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In our last article we considered the practical aspects of preparing a business for sale. Here we look at the tax reliefs available on sale and how property developers can inadvertently lose out.

Entrepreneurs’ Relief is a Capital Gains Tax relief potentially allowing up to £10m of gains to be taxed at a rate of 10%.

When looking at the disposal of shares in a company, one of the requirements of the relief is that the shares being disposed of are in a ‘personal’ trading company. This generally rules out listed companies, although not those listed on AIM.

Entrepreneurs’ Relief is a Capital Gains Tax relief potentially allowing up to £10m of gains during your lifetime to be taxed at a rate of 10%, instead of the standard rate of 20%. Qualifying for Entrepreneurs’ Relief can therefore save up to £1m per person.

When looking at the disposal of shares in a company, one of the requirements of the relief is that the shares being disposed of are in a ‘personal’ trading company. This means holding at least 5% of the company’s ordinary share capital, having 5% of the voting rights and in broad terms having 5% of the economic value of the company for 24 months leading up to a disposal.

Entrepreneurs’ Relief considers a trading company to be one that does not have ‘substantial’ non-trading activities, and in this context HMRC consider substantial to be 20%. When considering the non-trading activities of the company we have to look at asset value, turnover, profitability and management time.

Property investment companies are not trading for Entrepreneurs’ Relief purposes as the receipt of rental income is considered a non-trading activity. Property development companies, however, are regarded as trading, but this position can easily become blurred where unsold properties are retained for letting.

If you retain properties for rental within your development company, documenting why will be vitally important. HMRC will assess the intention of the directors, taking account of market conditions. Shorter term lets, during a period when it is not possible, or commercially unattractive to sell, will help demonstrate that the investment activities are incidental to the main trade, although HMRC may not agree the company has retained its trading status.

Another issue facing property companies is that they may, over time, have built up substantial cash reserves representing more than 20% of the balance sheet value of the company.

It is recognised that certain companies will need significant working capital because of the nature of their business, or have retained profits from trading activities, and this may not prevent Entrepreneurs’ Relief being claimed. However, HMRC will view each case on its particular facts.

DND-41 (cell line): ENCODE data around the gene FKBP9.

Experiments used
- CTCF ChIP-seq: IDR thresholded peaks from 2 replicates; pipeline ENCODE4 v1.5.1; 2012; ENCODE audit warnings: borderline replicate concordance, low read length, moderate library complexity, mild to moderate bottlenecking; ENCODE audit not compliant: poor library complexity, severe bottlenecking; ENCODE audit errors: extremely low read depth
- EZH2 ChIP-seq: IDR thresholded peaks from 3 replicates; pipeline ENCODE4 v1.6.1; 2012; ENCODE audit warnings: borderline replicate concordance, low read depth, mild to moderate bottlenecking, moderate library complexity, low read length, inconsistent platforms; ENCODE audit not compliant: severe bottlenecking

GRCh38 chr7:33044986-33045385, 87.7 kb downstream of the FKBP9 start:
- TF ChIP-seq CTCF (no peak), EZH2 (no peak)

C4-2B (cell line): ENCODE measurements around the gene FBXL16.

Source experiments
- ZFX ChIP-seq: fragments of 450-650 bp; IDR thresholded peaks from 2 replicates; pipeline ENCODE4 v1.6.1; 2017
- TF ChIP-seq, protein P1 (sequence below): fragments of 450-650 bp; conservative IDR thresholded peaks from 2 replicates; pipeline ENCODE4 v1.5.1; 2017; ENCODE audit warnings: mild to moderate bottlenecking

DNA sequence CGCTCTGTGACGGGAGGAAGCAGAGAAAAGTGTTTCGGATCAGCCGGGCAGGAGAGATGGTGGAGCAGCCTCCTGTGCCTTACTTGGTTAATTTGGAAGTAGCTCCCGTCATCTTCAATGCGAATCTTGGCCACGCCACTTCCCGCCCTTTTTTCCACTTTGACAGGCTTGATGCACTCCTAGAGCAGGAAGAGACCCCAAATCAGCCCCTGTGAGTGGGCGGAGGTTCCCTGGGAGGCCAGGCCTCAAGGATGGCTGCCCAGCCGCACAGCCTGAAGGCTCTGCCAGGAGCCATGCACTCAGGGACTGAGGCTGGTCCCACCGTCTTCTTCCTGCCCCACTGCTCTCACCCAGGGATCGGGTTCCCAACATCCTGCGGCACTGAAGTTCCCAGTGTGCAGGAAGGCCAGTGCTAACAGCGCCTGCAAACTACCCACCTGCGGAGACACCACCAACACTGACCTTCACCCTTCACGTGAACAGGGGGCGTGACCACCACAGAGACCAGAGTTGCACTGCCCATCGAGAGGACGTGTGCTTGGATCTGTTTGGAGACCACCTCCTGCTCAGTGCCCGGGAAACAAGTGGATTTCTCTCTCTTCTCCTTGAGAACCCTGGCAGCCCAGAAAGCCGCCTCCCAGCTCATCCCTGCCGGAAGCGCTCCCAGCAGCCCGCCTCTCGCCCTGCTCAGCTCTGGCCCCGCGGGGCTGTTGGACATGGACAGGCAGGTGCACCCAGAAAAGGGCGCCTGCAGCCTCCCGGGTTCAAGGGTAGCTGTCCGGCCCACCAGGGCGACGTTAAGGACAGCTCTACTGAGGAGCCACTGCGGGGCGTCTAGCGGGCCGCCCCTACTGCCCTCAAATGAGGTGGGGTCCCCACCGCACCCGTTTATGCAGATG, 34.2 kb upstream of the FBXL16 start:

It is worth noting that, generally, the company must have been a trading company throughout the 24 months leading up to the disposal: simply distributing cash shortly before a sale, or stopping letting properties, will not be a solution if the company is susceptible to being challenged on its trading status.

If the conditions for Entrepreneurs’ Relief are not met, none of the gain on the shares will qualify for relief, and will be taxed at the standard rate of 20%.

In addition to thinking about the availability of Entrepreneurs’ Relief on a sale of a company, we need to consider Business Property Relief.

Business Property Relief (BPR) is another valuable relief that can reduce the Inheritance Tax due on a chargeable transaction, whether a lifetime gift or on death. Shares in unquoted trading companies that have been owned for at least 2 years can qualify for 100% relief from Inheritance Tax.

The test of whether a company is a trading company is different to that for Entrepreneurs’ Relief. For BPR purposes, the company must not be engaged wholly or mainly in the making of investments or dealing in land and buildings. The test for BPR is therefore a 50% test.

Factors taken into account when considering Entrepreneurs’ Relief (asset value, turnover, profit and management time) also apply to BPR.

As with Entrepreneurs’ Relief, if the company is not a trading company BPR is not available at all.

Deciding whether a company is trading, and therefore qualifies for Entrepreneurs’ Relief and/or Business Property Relief can be complex, and we would recommend that you seek advice before taking decisions that could affect your ability to claim these very valuable reliefs.

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